GRAETTINGER - The stillness of the night erupted into a raging inferno early Friday morning as 17 tank cars carrying ethanol derailed and burst into flames one mile southeast of Graettinger.
According to Palo Alto County Sheriff Lynn Schultes, the Palo Alto County Communications' Center received a call at 12:53 a.m. March 10 of a fire near the railroad tracks after a train had passed by in the 2900 block of 435th Avenue. The Graettinger Fire Department, Graettinger Ambulance and Palo Alto County Sheriff's Deputies responded to the scene and discovered a derailment of a Union Pacific train, with the fire the direct result of the derailment.
The train was comprised of 101 tank cars carrying ethanol from the Green Plains Renewables plant in Superior. Each tank car was capable of carrying up to 25,000 gallons of ethanol.
FIERY?INFERNO - Tank cars loaded with Ethanol fill the night sky with flames following a derailment early Friday morning southeast of Graettinger. The 101-car Union Pacific train was southbound when 17 tank cars derailed near a trestle structure south of the Dale Hoffman residence in Section 15 of Walnut Township just before 1 a.m. Several of the tank cars ended up in Jack Creek, with other tank cars erupting in flames. While no injuries were reported, authorities evacuated three neighboring homes for several hours due to the risk of possible explosions from other tank cars. The fires continued to burn into the afternoon hours as emergency crews from the Union Pacific Railroad and the National Transportation Safety Board assumed control of the scene. --Dan Voigt photo
The Engineer and Conductor of the train were able to separate the lead locomotives and 19 tank cars from the derailed cars and moved that portion of the train a safe distance away. The train crew then made its way to the rear of the train where a secondary locomotive was attached, and were able to separate an additional 46 tank cars from the train and remove them a distance away from the site as well. No injuries were reported by the train crew.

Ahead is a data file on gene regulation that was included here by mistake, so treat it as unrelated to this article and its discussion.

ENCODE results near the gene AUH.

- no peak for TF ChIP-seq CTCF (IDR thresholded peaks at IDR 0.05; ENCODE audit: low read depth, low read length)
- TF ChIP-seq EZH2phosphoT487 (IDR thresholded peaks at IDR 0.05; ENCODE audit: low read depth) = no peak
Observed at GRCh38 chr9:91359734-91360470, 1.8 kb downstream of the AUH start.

A total of 27 tank cars remained at the derailment site, with nine cars still on the rails and the remaining 18 cars off the tracks, with what eventually was determined to be eight tank cars on fire.
Graettinger firefighters, along with the Emmetsburg Fire Department, established a perimeter around the site, and extinguished some small grass fires in fields to the south of the derailment site, downwind of the accident scene. Firefighters, after consultation with Union Pacific Emergency Response, elected to let the fires burn themselves out, but residents of three homes within a half-mile of the scene were evacuated due to the possible risk of explosion.
Those residents were allowed to return to their homes shortly after noon on Friday as the fires were diminishing and the explosion hazard had been reduced.
A Union Pacific Emergency Response team arrived at the site before sunrise and specialty contractors hired by the railroad to assist in cleanup efforts began arriving as well.
Officials of the Iowa Department of Natural Resources arrived on scene to take water samples from Jack Creek, monitoring possible contamination by the train's cargo of ethanol. The site is roughly three miles upstream from where Jack Creek empties into the West Fork of the Des Moines River.
At mid-morning, the National Transportation Safety Board notified officials on scene that a "GO-Team" had been activated and was enroute to Graettinger to investigate the derailment. Part of the "Go-Team" was in Biloxi, Mississippi investigating the crash of a train and charter bus earlier in the week. Other members of the Go-Team were deploying from NTSB?Headquarters in Washington, D.C.
Along with Graettinger and Emmetsburg Fire Departments, the Graettinger and Emmetsburg Ambulance Services, Palo Alto and Pocahontas County Emergency Management Agencies, Iowa State Patrol, Iowa Commercial Motor Vehicle Enforcement and Palo Alto County Secondary Roads are assisting at the scene.
"We were very fortunate,"?noted Sheriff Schultes. "One mile further back and this could have happened inside Graettinger."